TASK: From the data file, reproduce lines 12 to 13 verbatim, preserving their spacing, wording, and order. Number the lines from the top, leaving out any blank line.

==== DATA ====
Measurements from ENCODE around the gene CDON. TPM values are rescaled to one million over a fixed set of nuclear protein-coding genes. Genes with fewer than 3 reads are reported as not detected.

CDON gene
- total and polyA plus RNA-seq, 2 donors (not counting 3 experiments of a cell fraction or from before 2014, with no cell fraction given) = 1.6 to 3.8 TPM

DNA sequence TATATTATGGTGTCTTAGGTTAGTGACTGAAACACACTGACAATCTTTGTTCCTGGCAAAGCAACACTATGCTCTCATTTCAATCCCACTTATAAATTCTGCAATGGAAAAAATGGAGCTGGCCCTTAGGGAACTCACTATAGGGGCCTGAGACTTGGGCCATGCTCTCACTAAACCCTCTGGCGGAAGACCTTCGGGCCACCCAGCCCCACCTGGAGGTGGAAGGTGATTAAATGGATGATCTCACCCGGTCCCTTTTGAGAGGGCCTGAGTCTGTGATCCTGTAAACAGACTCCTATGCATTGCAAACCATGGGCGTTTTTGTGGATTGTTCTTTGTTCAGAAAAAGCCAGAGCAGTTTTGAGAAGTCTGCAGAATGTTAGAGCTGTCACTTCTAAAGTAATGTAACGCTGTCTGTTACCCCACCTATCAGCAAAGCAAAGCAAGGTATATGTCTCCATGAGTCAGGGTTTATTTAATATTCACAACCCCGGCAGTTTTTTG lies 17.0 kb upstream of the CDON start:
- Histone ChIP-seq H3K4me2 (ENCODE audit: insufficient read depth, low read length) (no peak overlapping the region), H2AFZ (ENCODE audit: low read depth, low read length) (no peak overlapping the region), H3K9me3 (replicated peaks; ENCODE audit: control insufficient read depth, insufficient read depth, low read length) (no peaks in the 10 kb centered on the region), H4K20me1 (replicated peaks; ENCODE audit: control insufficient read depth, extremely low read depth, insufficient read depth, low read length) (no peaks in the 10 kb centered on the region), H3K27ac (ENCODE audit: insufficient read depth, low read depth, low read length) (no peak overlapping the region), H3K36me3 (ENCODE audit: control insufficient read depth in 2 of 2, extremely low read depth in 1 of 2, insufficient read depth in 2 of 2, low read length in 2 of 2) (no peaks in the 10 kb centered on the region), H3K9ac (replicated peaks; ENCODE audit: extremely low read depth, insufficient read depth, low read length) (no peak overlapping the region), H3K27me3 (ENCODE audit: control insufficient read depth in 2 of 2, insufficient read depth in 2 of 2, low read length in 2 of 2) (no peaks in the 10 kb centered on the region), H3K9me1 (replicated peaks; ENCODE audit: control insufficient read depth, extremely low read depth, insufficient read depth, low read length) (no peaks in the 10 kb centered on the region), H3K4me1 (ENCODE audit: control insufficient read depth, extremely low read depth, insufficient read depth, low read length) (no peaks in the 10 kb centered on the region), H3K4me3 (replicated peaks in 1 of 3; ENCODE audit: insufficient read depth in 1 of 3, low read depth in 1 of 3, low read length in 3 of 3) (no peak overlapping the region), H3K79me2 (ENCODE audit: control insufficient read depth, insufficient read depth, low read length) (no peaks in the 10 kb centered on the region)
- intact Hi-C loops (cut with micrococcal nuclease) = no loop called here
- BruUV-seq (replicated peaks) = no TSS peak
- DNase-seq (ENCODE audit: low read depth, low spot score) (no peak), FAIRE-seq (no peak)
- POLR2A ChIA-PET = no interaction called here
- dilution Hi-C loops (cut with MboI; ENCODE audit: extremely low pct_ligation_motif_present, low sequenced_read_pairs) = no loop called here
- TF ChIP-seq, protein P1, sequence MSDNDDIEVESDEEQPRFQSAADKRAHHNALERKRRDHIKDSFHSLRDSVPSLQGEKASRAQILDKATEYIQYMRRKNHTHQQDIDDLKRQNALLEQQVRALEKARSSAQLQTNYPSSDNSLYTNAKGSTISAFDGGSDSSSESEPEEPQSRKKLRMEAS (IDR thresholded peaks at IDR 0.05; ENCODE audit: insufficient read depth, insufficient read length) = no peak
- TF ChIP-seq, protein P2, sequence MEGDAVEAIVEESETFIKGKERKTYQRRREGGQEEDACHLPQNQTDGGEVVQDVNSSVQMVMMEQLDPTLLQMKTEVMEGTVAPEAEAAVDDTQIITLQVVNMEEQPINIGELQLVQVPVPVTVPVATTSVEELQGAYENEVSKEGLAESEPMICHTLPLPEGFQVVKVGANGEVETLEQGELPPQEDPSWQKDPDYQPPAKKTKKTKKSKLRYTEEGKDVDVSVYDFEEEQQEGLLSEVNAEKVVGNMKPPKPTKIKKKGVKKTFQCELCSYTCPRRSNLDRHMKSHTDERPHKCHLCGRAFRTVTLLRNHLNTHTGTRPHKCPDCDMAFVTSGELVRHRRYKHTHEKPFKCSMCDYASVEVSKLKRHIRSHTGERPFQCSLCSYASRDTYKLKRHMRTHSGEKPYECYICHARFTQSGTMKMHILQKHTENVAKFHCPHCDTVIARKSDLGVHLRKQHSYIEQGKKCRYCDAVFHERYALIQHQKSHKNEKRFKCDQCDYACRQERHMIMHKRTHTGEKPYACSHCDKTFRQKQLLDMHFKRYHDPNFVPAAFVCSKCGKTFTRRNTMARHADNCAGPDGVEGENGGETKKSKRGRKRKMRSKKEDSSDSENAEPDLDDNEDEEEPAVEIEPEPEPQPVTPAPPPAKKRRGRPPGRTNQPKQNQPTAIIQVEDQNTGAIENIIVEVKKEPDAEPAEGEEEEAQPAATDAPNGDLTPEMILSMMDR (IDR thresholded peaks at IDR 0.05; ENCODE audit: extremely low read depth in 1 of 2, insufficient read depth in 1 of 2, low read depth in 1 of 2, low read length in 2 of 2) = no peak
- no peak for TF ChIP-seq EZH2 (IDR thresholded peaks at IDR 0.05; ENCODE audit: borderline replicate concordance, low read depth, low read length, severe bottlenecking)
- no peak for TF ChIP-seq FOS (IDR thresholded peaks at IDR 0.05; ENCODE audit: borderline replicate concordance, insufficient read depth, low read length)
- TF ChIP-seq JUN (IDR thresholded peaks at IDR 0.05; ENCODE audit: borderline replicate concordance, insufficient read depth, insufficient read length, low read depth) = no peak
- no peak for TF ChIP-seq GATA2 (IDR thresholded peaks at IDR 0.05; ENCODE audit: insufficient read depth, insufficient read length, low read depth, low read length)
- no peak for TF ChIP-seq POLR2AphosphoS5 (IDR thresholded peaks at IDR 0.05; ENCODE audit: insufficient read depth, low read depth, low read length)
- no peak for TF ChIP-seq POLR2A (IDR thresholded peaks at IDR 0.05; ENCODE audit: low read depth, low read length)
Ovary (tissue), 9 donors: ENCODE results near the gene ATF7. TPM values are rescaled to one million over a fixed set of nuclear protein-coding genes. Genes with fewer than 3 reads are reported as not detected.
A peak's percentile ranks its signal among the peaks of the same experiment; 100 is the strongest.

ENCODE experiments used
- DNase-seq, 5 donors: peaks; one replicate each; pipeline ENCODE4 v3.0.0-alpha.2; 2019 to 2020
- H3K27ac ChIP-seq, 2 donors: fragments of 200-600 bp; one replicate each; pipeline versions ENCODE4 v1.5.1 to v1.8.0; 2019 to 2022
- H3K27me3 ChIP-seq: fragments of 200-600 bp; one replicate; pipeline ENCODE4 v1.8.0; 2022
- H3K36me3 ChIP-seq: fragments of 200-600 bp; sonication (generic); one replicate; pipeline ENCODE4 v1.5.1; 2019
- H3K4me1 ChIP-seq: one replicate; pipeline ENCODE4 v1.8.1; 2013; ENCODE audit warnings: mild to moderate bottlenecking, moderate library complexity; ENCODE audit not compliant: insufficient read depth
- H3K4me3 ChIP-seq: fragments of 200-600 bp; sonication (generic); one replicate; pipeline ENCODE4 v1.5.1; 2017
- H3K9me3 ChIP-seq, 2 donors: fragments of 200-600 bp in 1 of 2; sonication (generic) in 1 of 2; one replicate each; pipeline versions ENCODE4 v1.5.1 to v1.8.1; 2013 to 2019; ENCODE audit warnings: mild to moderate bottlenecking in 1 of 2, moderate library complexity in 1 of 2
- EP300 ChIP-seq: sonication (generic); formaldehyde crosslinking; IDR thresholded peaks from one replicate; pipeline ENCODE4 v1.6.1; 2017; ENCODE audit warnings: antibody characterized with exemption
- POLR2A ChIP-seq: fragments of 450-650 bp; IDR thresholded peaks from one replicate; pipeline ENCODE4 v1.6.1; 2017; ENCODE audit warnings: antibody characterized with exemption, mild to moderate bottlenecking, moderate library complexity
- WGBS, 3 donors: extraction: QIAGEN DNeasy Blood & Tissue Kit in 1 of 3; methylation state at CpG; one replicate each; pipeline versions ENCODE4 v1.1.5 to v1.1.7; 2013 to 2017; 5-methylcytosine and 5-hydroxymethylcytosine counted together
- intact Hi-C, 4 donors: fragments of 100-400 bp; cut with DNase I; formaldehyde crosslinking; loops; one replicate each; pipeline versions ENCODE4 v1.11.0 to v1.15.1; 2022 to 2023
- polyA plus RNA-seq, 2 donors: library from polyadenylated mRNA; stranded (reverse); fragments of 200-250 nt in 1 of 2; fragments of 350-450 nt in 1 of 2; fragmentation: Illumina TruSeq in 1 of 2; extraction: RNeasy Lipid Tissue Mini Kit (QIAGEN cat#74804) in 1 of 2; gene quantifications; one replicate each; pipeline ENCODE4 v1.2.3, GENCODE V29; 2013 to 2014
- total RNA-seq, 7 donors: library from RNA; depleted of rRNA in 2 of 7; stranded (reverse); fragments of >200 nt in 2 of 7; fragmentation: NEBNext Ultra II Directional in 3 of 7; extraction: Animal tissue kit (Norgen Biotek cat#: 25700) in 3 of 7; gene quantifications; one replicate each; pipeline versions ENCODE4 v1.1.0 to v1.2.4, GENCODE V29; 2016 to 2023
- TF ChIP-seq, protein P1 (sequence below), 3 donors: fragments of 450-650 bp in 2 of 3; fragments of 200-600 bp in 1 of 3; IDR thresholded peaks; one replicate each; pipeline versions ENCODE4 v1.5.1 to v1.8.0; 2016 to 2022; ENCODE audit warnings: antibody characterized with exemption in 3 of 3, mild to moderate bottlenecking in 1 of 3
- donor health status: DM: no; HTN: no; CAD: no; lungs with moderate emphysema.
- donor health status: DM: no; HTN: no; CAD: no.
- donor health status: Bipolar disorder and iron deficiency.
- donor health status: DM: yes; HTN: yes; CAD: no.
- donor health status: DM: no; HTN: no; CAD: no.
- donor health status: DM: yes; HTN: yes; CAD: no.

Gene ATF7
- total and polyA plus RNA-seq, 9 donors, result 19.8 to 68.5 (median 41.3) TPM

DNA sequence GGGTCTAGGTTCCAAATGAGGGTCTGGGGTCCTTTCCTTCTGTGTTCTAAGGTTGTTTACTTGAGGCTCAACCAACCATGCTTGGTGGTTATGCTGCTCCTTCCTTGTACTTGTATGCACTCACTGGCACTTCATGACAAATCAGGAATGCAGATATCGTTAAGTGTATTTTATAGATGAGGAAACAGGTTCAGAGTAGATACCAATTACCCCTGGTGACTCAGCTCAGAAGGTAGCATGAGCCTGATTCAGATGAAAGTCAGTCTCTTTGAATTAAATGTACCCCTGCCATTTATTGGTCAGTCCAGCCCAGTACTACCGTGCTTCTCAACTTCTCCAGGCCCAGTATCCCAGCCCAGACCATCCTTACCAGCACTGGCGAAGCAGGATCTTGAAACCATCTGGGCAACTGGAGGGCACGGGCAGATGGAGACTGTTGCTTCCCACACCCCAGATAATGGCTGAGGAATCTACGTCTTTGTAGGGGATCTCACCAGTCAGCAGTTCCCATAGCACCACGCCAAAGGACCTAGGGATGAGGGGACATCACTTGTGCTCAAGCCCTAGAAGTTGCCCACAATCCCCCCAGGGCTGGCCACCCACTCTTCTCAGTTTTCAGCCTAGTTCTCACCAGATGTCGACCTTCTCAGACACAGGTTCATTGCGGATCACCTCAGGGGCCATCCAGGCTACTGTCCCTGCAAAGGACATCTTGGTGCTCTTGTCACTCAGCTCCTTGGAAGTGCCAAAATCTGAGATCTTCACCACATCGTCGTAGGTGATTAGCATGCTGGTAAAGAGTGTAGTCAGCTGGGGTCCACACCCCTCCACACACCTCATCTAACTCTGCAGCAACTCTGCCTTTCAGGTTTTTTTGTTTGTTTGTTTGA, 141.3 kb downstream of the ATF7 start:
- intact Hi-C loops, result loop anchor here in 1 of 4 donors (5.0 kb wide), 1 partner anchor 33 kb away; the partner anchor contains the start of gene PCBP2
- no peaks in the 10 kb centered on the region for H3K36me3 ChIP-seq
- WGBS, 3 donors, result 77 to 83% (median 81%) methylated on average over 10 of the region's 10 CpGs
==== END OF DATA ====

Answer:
- TF ChIP-seq, protein P2, sequence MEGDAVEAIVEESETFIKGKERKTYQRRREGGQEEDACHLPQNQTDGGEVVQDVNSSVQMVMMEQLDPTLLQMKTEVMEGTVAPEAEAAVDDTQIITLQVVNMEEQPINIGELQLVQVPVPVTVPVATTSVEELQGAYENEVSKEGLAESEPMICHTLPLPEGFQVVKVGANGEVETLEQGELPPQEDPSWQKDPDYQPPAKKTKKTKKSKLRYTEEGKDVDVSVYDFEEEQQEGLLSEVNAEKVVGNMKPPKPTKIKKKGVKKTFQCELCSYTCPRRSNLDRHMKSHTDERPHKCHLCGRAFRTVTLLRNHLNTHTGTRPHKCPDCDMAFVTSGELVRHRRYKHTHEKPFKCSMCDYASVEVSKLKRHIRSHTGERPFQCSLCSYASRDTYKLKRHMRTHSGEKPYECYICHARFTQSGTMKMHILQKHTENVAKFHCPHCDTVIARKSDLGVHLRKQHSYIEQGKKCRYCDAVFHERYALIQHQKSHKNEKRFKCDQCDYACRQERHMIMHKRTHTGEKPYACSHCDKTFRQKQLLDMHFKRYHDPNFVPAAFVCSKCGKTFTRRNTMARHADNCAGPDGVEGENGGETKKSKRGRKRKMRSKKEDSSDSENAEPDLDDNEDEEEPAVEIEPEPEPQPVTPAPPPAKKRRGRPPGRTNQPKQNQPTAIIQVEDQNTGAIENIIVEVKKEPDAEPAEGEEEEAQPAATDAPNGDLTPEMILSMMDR (IDR thresholded peaks at IDR 0.05; ENCODE audit: extremely low read depth in 1 of 2, insufficient read depth in 1 of 2, low read depth in 1 of 2, low read length in 2 of 2) = no peak
- no peak for TF ChIP-seq EZH2 (IDR thresholded peaks at IDR 0.05; ENCODE audit: borderline replicate concordance, low read depth, low read length, severe bottlenecking)